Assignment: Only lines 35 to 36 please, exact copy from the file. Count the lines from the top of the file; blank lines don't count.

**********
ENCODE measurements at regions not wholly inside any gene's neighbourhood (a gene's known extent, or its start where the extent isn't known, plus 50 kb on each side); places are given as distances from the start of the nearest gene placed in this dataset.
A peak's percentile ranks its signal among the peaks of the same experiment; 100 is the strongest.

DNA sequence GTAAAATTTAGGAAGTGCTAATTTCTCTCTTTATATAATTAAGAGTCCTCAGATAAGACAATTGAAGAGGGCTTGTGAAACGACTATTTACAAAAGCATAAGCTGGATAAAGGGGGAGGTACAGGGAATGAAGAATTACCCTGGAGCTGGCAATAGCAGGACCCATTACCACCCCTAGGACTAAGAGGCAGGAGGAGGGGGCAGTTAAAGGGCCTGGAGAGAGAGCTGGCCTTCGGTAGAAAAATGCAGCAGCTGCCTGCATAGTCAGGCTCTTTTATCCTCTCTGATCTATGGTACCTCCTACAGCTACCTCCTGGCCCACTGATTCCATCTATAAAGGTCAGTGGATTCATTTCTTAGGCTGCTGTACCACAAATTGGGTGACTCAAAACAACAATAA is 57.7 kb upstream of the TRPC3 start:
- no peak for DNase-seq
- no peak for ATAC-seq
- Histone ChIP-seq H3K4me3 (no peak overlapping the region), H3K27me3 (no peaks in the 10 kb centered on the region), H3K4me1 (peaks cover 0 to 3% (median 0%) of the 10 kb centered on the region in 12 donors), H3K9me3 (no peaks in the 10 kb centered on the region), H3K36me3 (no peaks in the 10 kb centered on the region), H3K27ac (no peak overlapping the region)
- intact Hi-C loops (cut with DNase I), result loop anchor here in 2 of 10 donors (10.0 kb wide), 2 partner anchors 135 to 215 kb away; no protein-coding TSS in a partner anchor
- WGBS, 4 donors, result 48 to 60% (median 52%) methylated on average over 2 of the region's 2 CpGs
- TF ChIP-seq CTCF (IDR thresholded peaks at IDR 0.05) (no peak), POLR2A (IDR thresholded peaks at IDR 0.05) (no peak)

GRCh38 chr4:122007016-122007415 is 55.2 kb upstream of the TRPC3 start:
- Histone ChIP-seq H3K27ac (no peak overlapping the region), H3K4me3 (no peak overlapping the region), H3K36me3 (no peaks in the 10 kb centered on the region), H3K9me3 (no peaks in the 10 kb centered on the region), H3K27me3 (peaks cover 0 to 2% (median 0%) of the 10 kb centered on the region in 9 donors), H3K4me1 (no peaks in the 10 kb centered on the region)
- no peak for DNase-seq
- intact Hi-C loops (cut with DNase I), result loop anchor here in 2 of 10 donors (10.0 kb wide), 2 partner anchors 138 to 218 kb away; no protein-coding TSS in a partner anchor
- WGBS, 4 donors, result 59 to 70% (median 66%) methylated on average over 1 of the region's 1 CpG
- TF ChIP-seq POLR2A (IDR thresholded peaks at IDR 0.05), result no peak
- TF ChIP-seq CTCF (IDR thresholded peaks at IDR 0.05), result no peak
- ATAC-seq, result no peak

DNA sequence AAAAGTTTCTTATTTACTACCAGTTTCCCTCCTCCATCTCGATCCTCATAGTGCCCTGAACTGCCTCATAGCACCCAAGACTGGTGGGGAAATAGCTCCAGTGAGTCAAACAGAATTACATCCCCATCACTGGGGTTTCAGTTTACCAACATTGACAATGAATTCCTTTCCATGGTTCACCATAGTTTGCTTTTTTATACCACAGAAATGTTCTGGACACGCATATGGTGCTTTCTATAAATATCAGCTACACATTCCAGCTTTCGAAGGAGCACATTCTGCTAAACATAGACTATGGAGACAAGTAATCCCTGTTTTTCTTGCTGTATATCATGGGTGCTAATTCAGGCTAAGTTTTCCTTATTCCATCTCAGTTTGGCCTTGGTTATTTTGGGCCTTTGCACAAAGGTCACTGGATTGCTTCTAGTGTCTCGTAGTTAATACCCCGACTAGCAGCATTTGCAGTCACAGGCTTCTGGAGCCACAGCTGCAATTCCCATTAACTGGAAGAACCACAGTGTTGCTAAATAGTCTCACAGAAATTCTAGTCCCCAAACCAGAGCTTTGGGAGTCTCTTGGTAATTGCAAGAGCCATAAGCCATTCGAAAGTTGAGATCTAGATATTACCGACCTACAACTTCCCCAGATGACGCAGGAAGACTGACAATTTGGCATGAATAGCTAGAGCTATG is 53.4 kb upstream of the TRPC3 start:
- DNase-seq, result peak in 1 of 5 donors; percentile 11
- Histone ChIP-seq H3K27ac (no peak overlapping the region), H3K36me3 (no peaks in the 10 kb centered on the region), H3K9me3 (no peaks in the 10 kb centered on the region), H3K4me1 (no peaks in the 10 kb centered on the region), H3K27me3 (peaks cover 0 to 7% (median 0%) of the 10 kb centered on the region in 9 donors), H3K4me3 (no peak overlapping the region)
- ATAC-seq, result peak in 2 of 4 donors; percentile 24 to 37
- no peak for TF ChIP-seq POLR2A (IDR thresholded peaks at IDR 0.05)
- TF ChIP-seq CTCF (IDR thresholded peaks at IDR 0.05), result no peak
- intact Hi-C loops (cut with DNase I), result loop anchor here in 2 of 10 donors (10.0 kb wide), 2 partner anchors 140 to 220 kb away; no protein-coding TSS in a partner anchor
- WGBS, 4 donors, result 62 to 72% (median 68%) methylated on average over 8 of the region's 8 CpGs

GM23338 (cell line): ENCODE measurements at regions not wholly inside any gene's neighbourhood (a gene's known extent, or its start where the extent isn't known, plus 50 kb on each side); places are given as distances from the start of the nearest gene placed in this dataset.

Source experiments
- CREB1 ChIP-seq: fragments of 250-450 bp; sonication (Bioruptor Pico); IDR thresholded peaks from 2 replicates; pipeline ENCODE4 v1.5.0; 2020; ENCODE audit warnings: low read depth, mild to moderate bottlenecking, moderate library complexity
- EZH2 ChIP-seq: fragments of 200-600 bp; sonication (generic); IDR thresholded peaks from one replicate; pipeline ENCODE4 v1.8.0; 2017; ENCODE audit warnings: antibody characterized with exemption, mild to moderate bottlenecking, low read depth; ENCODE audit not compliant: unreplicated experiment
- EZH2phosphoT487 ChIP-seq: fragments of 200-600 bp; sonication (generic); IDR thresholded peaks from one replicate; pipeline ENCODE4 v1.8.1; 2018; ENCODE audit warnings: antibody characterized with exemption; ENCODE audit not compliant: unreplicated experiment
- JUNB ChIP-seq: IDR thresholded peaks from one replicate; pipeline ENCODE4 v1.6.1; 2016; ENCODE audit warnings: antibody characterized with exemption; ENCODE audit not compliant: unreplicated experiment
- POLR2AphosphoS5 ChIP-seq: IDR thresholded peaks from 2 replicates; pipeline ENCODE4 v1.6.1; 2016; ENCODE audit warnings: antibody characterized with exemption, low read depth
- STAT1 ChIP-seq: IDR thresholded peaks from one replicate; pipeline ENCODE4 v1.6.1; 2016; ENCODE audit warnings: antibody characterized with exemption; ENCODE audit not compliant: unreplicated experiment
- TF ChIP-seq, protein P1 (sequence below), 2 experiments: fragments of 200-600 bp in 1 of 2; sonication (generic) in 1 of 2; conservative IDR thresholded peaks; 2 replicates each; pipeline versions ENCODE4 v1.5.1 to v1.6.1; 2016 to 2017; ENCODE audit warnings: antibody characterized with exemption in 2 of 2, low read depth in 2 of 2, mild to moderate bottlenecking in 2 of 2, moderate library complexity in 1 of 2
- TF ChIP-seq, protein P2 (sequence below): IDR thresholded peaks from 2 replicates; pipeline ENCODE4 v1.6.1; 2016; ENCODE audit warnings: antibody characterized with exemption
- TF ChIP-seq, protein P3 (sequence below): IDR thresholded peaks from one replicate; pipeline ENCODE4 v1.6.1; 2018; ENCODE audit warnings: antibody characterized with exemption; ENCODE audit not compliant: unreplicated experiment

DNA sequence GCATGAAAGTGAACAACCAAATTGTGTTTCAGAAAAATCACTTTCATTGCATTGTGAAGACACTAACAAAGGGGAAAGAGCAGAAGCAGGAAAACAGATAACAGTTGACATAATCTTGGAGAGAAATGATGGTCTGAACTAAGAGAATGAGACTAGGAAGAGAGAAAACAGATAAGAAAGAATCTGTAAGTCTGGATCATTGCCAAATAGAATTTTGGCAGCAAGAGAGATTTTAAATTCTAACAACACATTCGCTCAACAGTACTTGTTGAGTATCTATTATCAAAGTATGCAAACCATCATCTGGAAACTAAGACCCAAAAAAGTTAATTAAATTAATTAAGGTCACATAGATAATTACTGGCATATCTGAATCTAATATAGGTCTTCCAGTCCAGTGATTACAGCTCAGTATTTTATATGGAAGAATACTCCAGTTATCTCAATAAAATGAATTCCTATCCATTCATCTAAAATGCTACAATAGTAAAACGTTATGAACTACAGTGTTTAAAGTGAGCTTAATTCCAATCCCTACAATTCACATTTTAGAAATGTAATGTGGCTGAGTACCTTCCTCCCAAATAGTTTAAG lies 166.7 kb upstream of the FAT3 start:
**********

- TF ChIP-seq, protein P2 (sequence below): IDR thresholded peaks from 2 replicates; pipeline ENCODE4 v1.6.1; 2016; ENCODE audit warnings: antibody characterized with exemption
- TF ChIP-seq, protein P3 (sequence below): IDR thresholded peaks from one replicate; pipeline ENCODE4 v1.6.1; 2018; ENCODE audit warnings: antibody characterized with exemption; ENCODE audit not compliant: unreplicated experiment